- False is defined as untrue, misleading or artificial.
- A fact that is untrue is an example of a fact that would be described as false.
- A suitcase with a hidden compartment in the bottom is an example of a suitcase with a false bottom.
- Dentures that you wear after your own teeth fall out are an example of false teeth.
- not true; in error; incorrect; mistaken: a false argument
- untruthful; lying; dishonest: a false witness
- disloyal; unfaithful: a false friend
- deceiving or meant to deceive; misleading: a false scent
- not real; artificial; counterfeit: false teeth
- not properly so named; deceptively resembling: false jasmine
- based on wrong or mistaken ideas: false pride
- Mech. temporary, nonessential, or added on for protection, disguise, etc.: a false drawer
- Music pitched inaccurately
Origin of falseMiddle English ; from Old French ; from fals ; from Classical Latin falsus, past participle of fallere, to deceive: see fail
play someone false
put in a false position
- Contrary to fact or truth: false tales of bravery.
- Deliberately untrue: delivered false testimony under oath.
- Arising from mistaken ideas: false hopes of writing a successful novel.
- Intentionally deceptive: a suitcase with a false bottom; false promises.
- Not keeping faith; treacherous: a false friend. See Synonyms at faithless.
- Not genuine or real: false teeth; false documents.
- Erected temporarily, as for support during construction.
- Resembling but not accurately or properly designated as such: a false thaw in January; the false dawn peculiar to the tropics.
- Music Of incorrect pitch.
- Unwise; imprudent: Don't make a false move or I'll shoot.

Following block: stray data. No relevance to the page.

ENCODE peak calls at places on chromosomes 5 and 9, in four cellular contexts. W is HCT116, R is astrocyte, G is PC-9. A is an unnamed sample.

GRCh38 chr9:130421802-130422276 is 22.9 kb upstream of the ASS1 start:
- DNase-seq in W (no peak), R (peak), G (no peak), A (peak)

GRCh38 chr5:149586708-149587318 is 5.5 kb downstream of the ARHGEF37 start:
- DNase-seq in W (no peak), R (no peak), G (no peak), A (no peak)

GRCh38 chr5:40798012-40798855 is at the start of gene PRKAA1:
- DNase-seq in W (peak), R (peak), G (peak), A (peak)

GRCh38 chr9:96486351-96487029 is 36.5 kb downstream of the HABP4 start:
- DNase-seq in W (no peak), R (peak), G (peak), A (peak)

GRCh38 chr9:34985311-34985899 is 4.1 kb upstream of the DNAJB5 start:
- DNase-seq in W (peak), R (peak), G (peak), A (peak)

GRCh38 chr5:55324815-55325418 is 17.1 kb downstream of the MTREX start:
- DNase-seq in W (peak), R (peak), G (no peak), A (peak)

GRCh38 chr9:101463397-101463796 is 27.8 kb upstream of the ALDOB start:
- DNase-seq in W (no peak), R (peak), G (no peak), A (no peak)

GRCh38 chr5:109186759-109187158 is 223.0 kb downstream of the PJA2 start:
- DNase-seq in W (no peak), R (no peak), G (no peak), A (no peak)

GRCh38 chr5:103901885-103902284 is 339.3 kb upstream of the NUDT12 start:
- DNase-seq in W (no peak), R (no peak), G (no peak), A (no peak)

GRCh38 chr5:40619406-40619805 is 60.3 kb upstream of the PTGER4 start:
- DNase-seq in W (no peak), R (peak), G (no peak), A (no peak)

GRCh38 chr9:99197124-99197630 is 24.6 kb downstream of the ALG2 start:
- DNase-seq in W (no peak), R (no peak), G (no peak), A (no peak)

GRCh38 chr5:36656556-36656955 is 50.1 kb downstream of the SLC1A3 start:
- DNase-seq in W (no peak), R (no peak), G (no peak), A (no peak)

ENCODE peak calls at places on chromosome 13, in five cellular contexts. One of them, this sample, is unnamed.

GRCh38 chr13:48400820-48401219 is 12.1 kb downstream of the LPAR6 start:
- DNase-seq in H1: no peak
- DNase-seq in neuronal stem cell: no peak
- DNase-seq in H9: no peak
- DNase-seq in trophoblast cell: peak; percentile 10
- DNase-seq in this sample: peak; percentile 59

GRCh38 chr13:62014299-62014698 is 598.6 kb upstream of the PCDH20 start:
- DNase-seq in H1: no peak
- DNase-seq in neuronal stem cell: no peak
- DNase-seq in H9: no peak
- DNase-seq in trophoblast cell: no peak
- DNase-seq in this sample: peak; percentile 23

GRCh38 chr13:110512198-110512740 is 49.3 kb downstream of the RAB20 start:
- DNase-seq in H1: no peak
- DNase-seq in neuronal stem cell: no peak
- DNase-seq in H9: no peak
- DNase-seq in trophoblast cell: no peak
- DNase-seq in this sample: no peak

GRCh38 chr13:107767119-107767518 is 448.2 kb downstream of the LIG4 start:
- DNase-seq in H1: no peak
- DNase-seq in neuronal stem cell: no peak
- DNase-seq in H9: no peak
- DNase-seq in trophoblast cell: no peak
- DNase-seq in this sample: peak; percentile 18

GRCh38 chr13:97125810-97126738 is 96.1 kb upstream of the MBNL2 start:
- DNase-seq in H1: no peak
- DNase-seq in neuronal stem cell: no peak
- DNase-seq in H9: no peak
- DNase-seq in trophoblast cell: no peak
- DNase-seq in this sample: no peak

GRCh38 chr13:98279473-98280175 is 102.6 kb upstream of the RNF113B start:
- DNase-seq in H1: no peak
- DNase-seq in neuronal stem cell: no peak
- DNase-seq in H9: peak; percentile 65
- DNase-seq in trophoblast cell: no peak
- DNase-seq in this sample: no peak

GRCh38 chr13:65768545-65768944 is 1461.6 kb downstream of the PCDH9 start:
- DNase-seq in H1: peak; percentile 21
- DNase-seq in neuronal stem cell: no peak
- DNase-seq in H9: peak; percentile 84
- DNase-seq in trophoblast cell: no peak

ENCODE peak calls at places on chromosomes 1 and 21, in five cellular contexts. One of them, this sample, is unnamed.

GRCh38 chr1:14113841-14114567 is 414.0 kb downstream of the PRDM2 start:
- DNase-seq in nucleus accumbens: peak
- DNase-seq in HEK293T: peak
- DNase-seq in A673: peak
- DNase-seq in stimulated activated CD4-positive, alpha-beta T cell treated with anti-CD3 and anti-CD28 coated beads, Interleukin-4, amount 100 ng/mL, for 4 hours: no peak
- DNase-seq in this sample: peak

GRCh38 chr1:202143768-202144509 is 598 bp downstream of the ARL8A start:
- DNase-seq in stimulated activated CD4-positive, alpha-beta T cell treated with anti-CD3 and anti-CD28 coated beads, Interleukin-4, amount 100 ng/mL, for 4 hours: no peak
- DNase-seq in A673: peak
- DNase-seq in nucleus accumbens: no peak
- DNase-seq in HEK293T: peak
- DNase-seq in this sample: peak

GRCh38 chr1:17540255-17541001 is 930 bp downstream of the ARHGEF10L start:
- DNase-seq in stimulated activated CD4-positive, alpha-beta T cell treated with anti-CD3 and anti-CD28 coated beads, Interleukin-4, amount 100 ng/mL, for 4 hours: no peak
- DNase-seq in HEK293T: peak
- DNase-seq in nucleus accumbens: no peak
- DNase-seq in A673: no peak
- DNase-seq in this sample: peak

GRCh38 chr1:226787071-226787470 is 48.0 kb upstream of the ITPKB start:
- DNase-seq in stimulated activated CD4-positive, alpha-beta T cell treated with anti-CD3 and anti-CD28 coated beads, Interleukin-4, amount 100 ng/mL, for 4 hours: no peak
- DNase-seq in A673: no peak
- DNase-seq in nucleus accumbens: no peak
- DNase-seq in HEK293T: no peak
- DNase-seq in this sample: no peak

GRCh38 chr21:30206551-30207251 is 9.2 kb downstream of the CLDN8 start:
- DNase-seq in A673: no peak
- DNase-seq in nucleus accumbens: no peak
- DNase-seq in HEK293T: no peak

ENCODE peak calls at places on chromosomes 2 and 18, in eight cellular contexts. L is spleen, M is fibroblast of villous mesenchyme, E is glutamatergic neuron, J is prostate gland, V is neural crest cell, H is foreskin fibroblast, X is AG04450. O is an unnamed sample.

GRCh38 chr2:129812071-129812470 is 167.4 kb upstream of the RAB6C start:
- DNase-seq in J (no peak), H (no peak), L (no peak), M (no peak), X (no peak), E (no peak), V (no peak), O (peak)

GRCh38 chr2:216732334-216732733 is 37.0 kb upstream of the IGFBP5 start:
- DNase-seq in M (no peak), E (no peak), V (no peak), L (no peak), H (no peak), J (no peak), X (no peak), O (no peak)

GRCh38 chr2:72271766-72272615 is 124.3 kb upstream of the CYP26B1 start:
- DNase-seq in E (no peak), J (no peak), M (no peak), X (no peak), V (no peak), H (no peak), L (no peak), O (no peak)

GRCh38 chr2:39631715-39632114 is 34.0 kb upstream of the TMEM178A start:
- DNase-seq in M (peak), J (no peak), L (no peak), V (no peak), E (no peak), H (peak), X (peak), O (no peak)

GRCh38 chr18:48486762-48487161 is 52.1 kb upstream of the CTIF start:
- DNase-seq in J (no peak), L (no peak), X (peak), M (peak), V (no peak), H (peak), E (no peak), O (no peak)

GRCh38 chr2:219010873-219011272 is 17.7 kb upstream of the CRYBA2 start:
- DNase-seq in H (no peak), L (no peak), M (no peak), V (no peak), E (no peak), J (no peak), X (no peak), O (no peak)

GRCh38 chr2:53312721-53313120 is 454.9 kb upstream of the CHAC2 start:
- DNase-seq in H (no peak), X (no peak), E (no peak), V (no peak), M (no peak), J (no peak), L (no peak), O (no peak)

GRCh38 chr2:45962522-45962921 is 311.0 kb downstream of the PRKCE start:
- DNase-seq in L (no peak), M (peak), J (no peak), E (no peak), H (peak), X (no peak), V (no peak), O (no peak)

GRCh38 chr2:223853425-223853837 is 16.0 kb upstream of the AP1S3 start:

- Computers Indicating one of two possible values taken by a variable in Boolean logic or a binary device.
Origin of falseMiddle English fals, from Old English, counterfeit, and from Old French, false, both from Latin falsus, from past participle of fallere, to deceive.
(comparative falser, superlative falsest)
- Untrue, not factual, factually incorrect.
- Based on factually incorrect premises: false legislation
- Spurious, artificial.
- false teeth
- (logic) Of a state in Boolean logic that indicates a negative result.
- Uttering falsehood; dishonest or deceitful.
- a false witness
- Not faithful or loyal, as to obligations, allegiance, vows, etc.; untrue; treacherous.
- a false friend, lover, or subject; false to promises
- Not well founded; not firm or trustworthy; erroneous.
- a false conclusion; a false construction in grammar
- Not essential or permanent, as parts of a structure which are temporary or supplemental.
- (music) Out of tune.
(comparative more false, superlative most false)
- Not truly; not honestly; falsely.
Middle English false, from Anglo-Norman and Old French fals, faus, from Latin falsus (“counterfeit, false; falsehood”), perfect passive participle of fallō (“deceive”). Compare Old English fals (“wrong, mistaken”), German falsch, Dutch vals, Danish and Swedish falsk, all from Latin falsus. Displaced native Middle English les, lese (“false”), from Old English lēas; See lease, leasing.